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Yuri Orlov, renowned human rights activist and distinguished physicist, died on September 27, at the age of 96. He was a major inspiration for us when we founded Helsinki Watch, which eventually grew to be Human Rights Watch.

Orlov was the founder of the Moscow Helsinki Committee, a courageous band of 11 intellectuals who came together in 1976 to monitor the Soviet government's compliance with the human rights provisions of the 1975 Helsinki Accords, a 35-nation treaty that the Soviet government had signed. 

The arrests began in February 1977, nine months after the Moscow Helsinki group began its work. Charged with the “crime” of defending others who had been punished for exercising their right to free expression, the Helsinki group members became victims themselves. Orlov was among the first to be taken.

He was sentenced to seven years in a strict regime labor camp and five years of exile under harsh conditions. A photograph taken seven years into his sentence showed the white hair and ravaged face of an old man, barely recognizable as the once boyish-looking, red-haired young physicist.

To protest Orlov’s arrest and the arrests of his colleagues, we formed the US Helsinki Watch Committee in 1978. Our aim was to support the Moscow Helsinki Committee and to demonstrate how a Helsinki group could and should function in a free society.

Working for the freedom of imprisoned activists in the Soviet bloc countries seemed like a hopeless task back then. Our protests appeared to fall on deaf ears. But in 1985 a new Soviet leader, Mikhail Gorbachev, broke with tradition and agreed to participate in summit meetings with US President Ronald Reagan. In the fall of 1986, I met with Rozanne Ridgway, US assistant secretary of state for Europe. Ridgway told me she would soon be accompanying Reagan to Reykjavik, Iceland, for a second summit meeting with Gorbachev and that they hoped to advocate for the release of some political prisoners. She asked me for a suggestion. “Yuri Orlov,” I said immediately and described his situation. Ridgway took out a notepad and wrote down his name.

At the end of September, Ridgway called our office to announce that Orlov would be released as part of a pre-summit exchange agreement in which a Soviet spy arrested in the United States would be traded for an American journalist, Nicholas Daniloff. Daniloff had been framed by the KGB, the Soviet security agency, and Reagan considered him a hostage, not a spy. Reagan wanted to add someone else to the bargain. And Ridgway had Orlov’s name. In an interview with the Christian Science Monitor, Ridgway said: “One of the nicest phone calls I was ever able to make was to call Helsinki Watch in New York and tell the staff there that Yuri Orlov would be leaving the Soviet Union and could they help us in receiving him in the United States.”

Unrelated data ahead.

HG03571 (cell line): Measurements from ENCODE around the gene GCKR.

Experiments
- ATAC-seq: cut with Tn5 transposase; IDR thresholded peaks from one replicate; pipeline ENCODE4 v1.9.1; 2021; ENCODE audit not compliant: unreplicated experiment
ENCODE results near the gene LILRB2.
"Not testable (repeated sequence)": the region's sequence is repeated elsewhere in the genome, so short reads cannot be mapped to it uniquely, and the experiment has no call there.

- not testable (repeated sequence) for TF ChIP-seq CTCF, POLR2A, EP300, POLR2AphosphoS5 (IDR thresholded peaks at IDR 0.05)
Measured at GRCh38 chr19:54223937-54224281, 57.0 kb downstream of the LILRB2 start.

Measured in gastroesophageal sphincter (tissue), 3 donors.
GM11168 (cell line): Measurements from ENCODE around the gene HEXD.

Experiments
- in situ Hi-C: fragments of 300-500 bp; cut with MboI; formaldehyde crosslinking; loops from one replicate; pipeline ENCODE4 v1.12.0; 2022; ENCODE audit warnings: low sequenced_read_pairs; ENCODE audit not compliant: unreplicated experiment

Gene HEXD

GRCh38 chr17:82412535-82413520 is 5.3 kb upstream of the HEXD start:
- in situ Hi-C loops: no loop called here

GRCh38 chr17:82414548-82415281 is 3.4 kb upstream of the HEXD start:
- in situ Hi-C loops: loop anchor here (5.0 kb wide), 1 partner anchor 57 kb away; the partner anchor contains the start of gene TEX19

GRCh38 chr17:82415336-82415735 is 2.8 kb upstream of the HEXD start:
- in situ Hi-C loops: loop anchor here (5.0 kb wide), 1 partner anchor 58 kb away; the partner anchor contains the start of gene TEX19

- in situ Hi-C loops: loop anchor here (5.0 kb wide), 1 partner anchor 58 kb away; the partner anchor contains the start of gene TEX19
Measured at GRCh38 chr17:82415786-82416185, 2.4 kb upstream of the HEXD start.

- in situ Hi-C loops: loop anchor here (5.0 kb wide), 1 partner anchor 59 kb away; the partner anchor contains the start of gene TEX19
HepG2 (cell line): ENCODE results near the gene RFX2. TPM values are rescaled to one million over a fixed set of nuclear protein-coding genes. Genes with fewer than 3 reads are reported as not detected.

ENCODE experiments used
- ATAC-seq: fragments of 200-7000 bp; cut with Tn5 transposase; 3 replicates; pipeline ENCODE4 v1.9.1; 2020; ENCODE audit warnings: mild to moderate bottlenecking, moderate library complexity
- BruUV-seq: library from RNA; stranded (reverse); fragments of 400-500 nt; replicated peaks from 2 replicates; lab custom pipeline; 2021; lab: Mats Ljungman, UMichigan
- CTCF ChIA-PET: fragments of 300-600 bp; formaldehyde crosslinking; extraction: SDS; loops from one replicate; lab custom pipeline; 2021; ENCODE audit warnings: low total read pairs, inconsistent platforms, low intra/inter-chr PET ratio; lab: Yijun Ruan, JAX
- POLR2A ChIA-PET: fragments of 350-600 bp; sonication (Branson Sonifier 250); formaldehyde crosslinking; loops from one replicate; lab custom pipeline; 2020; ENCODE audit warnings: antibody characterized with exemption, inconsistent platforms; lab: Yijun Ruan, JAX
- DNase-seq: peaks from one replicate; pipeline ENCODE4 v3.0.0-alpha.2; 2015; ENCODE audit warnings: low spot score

Whisked from Siberia, half-way through his second sentence, Orlov was stripped of his Soviet citizenship, put on a plane, and deported to the United States. We met him at John F. Kennedy airport, where he was greeted by a mob of journalists, friends, and human rights activists, all clamoring for the attention of one weary and confused man, self-conscious before the cameras because his teeth had rotted away in prison.

Orlov quickly adjusted to a new life. The youthful twinkle in his eye returned, as did his impish smile –his teeth having been fixed free of charge by a New York City dentist. He had a quick and lively sense of humor. He was curious and interested to learn about everything around him and eager to resume his human rights activities, not just for his imprisoned colleagues in the Soviet Union but for political prisoners everywhere. He asked Helsinki Watch to prepare two photographs for him – one of his friend Anatoly Marchenko, then on a hunger strike in the Soviet Union’s Chistopol Prison, and one of Nelson Mandela, then detained on Robben Island in South Africa. “One from the right in a left country; one from the left in a right country,” he told me. He was prepared to campaign for them both. And he did, in a multi-nation tour that Helsinki Watch organized, meeting with presidents and prime ministers in European capitals and with local human rights groups.

Orlov settled at Cornell University in Ithaca, New York, where he met and married a lecturer in the humanities, Brooklyn-born Sidney Siskin, a delightfully outspoken woman who became his perfect partner in life and in his human rights work. He resumed his scientific work at Cornell's Laboratory for Elementary-Particle Physics and became a Professor of Physics at Cornell. He was a visiting scientist at CERN, the esteemed center for nuclear research in Switzerland, a consultant at Brookhaven National Laboratory, and the author or co-author of more than 230 scientific publications and technical reports.

Also a Professor of Government at Cornell, he taught about human rights, and continued his human rights work throughout his life. He received many honors and awards, too numerous to list here, in recognition of both his human rights work and his accomplishments in physics. In 1991 he published a memoir, “Dangerous Thoughts.” In 1993, he became a US citizen.

Yuri Orlov will be remembered for his resilience, his brilliance, his humanity, and his dedication. And I will always remember that twinkle in his eye.

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